“There’s another user on the site that’s not reflected here because that hasn’t come forward yet,” Geratz said.
Tim Morgan, president of the homeowners’ association for Waterford Place, one of the site’s neighbors, said he had heard rumors about another restaurant being proposed for 2 Duke St. The rumors have not been confirmed.
Morgan said residents in his 36-house neighborhood were primarily concerned about being able to park near their homes and the noise associated with outdoor restaurants.
“If you can’t park within a couple blocks of your home then I think something’s wrong,” Morgan said. “… We’re in favor of development because we think development is necessary. It was a warehouse before, so we knew that was going to happen. What we were not in favor of was the mass and scale of the buildings and the density, as well as the failure to provide adequate parking.”
Morgan said he estimated about half of his neighborhood relied on street parking. Another nearby neighborhood, Harborside, also has residents who rely on a combination of on- and off-street parking.
Harborside resident Richard Platt said his neighbors have had mixed reactions to the proposals. He said he was among those concerned about parking.
“It’s gone from retail to over 500 seats in a restaurant,” Platt said. “It’s not that we don’t want restaurants, we just don’t know where they’re going to park.”
In response to concerns, Shaw said he expected locals who walk instead of drive to be the restaurant’s main patrons.
“The challenge as an operator is this is off the beaten path,” Shaw said. “This restaurant will succeed or fail based upon winning the loyalty of the people who can walk to this restaurant. It’s not for the tour buses. It’s not for the crowds that come in. This is a restaurant for locals.”
Beyond walking and driving, Commissioner Mindy Lyle said the restaurant’s patrons would likely use ride-hailing apps.
“I am not concerned about the parking and part of the reason is a couple of weeks ago I was on King Street on a Friday at about 10:30 at night and as I stood outside waiting for Lyft, I noticed all these people walking out of various restaurants and not one of them walked to a car. They all stood on the curb with their phones waiting on their [Uber or Lyft] and I think realistically that’s where we are,” she said.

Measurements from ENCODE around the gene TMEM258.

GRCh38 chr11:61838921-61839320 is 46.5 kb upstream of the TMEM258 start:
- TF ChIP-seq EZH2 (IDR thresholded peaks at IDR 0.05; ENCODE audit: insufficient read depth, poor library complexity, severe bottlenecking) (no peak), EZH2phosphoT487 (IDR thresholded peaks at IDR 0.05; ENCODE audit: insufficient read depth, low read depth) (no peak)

In addition, Lyle put forward a motion to increase the restaurant’s hours to 2 a.m. on Friday and Saturday and midnight Sunday through Thursday. In the original proposal, ARP had requested weekend hours of 1 a.m. for the pier restaurant and 11 p.m. for the main 267seat restaurant.
“This is my issue with this: we are competing with every other waterfront in the metro area,” Lyle said. “Let’s give businesses the opportunity to expand if they need to and not keep having them come back for additional amendments … and on King Street we’ve been going [to] 2 a.m. Fridays and Saturdays.”
Like Lyle, several other commissioners mentioned making Alexandria’s waterfront comparable to the Wharf, National Harbor and other regional hot spots.
“I think the pier will literally be an unprecedented destination piece that is going to help activate the public access and enliven the flow and the traffic along the waterway itself,” Commissioner Stephen Koenig said. “And I think [this] concept is strong enough to fulfill the applicant’s vision.”
With the planning commission’s approval, which includes expanded hours, the proposal is docketed for a final vote at city council’s March 16 public hearing. Assuming it is approved, Shaw said both restaurants would open by summer 2020.